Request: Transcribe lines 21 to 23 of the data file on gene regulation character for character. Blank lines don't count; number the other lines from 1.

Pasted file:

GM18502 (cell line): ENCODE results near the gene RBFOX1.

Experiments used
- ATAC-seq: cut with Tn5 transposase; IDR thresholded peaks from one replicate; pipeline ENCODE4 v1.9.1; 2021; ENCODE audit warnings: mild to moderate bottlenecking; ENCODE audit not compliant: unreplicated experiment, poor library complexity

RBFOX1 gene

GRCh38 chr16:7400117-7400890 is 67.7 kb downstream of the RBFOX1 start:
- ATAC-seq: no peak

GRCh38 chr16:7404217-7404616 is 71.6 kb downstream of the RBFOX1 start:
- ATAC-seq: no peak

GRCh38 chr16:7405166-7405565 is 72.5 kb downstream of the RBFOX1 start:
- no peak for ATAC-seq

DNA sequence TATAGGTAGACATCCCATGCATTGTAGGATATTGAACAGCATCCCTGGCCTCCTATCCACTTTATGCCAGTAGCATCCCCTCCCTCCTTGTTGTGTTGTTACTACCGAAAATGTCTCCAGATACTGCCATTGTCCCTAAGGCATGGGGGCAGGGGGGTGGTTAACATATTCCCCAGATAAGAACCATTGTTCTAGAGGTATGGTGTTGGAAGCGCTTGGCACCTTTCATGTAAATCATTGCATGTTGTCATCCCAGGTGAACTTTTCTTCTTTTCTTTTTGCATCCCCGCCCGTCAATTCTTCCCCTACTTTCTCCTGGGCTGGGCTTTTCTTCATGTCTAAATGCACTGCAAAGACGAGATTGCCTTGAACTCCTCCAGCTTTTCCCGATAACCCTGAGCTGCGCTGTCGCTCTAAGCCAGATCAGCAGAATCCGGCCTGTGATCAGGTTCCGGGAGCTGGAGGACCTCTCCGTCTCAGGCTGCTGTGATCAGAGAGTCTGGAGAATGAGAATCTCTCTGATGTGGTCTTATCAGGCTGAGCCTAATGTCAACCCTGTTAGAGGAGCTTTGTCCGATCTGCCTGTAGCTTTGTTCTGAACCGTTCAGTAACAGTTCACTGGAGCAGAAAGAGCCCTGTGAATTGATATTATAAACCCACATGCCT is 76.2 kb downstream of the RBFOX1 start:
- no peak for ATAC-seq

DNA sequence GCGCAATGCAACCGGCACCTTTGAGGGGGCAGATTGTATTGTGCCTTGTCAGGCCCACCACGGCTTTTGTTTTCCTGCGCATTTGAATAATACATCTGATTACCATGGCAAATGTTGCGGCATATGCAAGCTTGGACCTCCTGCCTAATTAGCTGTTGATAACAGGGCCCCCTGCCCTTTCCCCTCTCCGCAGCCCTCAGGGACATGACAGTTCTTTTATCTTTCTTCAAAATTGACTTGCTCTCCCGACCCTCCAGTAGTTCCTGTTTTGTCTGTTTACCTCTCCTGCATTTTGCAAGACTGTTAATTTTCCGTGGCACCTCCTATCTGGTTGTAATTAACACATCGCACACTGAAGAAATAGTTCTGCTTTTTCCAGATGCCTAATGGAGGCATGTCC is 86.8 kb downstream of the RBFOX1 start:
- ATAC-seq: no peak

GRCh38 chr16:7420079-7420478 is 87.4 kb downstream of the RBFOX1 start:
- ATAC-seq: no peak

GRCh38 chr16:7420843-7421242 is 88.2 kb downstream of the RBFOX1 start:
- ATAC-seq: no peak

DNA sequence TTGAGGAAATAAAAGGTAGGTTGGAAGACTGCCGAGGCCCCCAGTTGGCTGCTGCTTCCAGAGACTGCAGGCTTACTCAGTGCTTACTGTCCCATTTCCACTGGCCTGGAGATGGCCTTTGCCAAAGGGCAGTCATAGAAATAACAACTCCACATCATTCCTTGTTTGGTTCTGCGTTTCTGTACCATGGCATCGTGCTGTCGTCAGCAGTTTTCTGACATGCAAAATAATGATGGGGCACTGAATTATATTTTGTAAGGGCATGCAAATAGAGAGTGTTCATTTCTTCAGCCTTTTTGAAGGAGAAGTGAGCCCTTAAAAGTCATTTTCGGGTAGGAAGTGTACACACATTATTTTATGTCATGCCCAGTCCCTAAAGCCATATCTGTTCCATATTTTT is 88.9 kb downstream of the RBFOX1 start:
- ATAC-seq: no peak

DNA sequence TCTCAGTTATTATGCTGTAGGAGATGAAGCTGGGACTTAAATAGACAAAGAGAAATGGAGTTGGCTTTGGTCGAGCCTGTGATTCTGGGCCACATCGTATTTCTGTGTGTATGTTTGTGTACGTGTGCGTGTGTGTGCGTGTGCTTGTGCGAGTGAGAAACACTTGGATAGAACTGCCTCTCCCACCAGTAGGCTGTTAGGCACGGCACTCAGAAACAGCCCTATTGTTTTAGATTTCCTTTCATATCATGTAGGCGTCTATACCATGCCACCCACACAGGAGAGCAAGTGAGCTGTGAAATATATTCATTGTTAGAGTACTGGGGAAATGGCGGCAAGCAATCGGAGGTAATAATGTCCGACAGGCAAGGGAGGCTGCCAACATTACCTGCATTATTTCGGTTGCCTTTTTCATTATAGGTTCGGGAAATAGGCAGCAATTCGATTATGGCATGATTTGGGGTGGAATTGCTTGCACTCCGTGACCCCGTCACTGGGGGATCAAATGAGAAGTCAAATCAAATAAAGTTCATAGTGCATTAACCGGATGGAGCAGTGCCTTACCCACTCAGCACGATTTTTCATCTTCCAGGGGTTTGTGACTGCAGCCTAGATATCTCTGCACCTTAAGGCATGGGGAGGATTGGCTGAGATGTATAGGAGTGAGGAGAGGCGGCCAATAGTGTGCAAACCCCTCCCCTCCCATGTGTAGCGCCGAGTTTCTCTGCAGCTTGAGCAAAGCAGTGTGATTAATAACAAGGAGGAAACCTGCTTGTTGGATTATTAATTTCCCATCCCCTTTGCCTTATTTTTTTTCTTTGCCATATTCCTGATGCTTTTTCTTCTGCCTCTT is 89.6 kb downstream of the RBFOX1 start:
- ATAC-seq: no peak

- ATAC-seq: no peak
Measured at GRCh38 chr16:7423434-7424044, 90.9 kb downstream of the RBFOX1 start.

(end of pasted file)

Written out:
DNA sequence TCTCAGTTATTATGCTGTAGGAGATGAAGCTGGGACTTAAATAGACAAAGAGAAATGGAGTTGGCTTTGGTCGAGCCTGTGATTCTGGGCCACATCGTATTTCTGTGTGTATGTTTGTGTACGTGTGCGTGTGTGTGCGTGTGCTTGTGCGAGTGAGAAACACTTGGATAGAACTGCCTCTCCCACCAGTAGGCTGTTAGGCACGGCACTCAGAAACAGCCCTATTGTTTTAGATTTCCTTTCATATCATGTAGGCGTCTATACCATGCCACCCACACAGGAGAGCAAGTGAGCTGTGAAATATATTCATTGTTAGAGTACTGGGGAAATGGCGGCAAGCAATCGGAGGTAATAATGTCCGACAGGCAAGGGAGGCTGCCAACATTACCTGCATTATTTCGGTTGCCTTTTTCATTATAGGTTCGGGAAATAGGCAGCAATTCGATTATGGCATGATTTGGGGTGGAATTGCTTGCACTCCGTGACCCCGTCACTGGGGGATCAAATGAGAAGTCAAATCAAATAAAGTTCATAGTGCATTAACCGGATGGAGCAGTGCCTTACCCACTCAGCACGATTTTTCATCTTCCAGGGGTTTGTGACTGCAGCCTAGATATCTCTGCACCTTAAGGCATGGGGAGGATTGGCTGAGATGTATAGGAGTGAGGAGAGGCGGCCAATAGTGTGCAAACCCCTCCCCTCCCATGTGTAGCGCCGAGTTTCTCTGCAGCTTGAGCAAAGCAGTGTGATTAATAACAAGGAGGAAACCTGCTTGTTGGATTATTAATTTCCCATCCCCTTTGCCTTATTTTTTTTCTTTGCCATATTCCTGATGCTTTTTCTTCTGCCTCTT is 89.6 kb downstream of the RBFOX1 start:
- ATAC-seq: no peak

- ATAC-seq: no peak